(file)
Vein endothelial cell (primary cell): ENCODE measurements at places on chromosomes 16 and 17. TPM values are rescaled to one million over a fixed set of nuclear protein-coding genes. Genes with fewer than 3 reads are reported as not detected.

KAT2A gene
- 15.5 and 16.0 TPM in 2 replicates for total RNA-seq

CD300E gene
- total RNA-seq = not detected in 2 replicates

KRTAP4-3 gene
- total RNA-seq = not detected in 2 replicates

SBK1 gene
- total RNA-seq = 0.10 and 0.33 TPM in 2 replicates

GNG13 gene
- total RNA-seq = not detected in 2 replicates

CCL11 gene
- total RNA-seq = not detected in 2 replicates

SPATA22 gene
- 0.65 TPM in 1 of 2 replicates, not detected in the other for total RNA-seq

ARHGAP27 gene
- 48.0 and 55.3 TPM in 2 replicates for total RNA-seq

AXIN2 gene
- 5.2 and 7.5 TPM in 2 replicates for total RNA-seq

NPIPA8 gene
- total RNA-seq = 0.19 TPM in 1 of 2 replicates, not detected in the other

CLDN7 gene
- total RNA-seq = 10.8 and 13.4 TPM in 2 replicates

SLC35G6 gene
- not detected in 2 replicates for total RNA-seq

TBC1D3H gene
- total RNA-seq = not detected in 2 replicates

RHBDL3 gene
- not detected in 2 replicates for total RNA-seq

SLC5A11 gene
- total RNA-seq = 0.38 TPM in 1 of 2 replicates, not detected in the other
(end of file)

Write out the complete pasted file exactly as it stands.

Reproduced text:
Vein endothelial cell (primary cell): ENCODE measurements at places on chromosomes 16 and 17. TPM values are rescaled to one million over a fixed set of nuclear protein-coding genes. Genes with fewer than 3 reads are reported as not detected.

KAT2A gene
- 15.5 and 16.0 TPM in 2 replicates for total RNA-seq

CD300E gene
- total RNA-seq = not detected in 2 replicates

KRTAP4-3 gene
- total RNA-seq = not detected in 2 replicates

SBK1 gene
- total RNA-seq = 0.10 and 0.33 TPM in 2 replicates

GNG13 gene
- total RNA-seq = not detected in 2 replicates

CCL11 gene
- total RNA-seq = not detected in 2 replicates

SPATA22 gene
- 0.65 TPM in 1 of 2 replicates, not detected in the other for total RNA-seq

ARHGAP27 gene
- 48.0 and 55.3 TPM in 2 replicates for total RNA-seq

AXIN2 gene
- 5.2 and 7.5 TPM in 2 replicates for total RNA-seq

NPIPA8 gene
- total RNA-seq = 0.19 TPM in 1 of 2 replicates, not detected in the other

CLDN7 gene
- total RNA-seq = 10.8 and 13.4 TPM in 2 replicates

SLC35G6 gene
- not detected in 2 replicates for total RNA-seq

TBC1D3H gene
- total RNA-seq = not detected in 2 replicates

RHBDL3 gene
- not detected in 2 replicates for total RNA-seq

SLC5A11 gene
- total RNA-seq = 0.38 TPM in 1 of 2 replicates, not detected in the other